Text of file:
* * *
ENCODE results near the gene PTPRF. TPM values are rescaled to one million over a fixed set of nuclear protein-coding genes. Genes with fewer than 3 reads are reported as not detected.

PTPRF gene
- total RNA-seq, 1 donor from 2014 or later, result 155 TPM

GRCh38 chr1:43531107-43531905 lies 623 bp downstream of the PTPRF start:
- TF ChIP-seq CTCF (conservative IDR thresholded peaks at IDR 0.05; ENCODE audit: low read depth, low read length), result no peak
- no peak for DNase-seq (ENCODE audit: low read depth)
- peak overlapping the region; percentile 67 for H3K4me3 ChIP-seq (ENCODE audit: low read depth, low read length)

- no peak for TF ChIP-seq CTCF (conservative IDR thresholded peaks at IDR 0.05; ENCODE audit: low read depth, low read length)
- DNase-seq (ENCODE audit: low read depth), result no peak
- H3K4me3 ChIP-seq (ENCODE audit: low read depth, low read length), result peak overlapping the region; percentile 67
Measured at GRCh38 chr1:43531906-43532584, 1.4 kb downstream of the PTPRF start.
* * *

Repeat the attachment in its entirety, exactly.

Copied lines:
ENCODE results near the gene PTPRF. TPM values are rescaled to one million over a fixed set of nuclear protein-coding genes. Genes with fewer than 3 reads are reported as not detected.

PTPRF gene
- total RNA-seq, 1 donor from 2014 or later, result 155 TPM

GRCh38 chr1:43531107-43531905 lies 623 bp downstream of the PTPRF start:
- TF ChIP-seq CTCF (conservative IDR thresholded peaks at IDR 0.05; ENCODE audit: low read depth, low read length), result no peak
- no peak for DNase-seq (ENCODE audit: low read depth)
- peak overlapping the region; percentile 67 for H3K4me3 ChIP-seq (ENCODE audit: low read depth, low read length)

- no peak for TF ChIP-seq CTCF (conservative IDR thresholded peaks at IDR 0.05; ENCODE audit: low read depth, low read length)
- DNase-seq (ENCODE audit: low read depth), result no peak
- H3K4me3 ChIP-seq (ENCODE audit: low read depth, low read length), result peak overlapping the region; percentile 67
Measured at GRCh38 chr1:43531906-43532584, 1.4 kb downstream of the PTPRF start.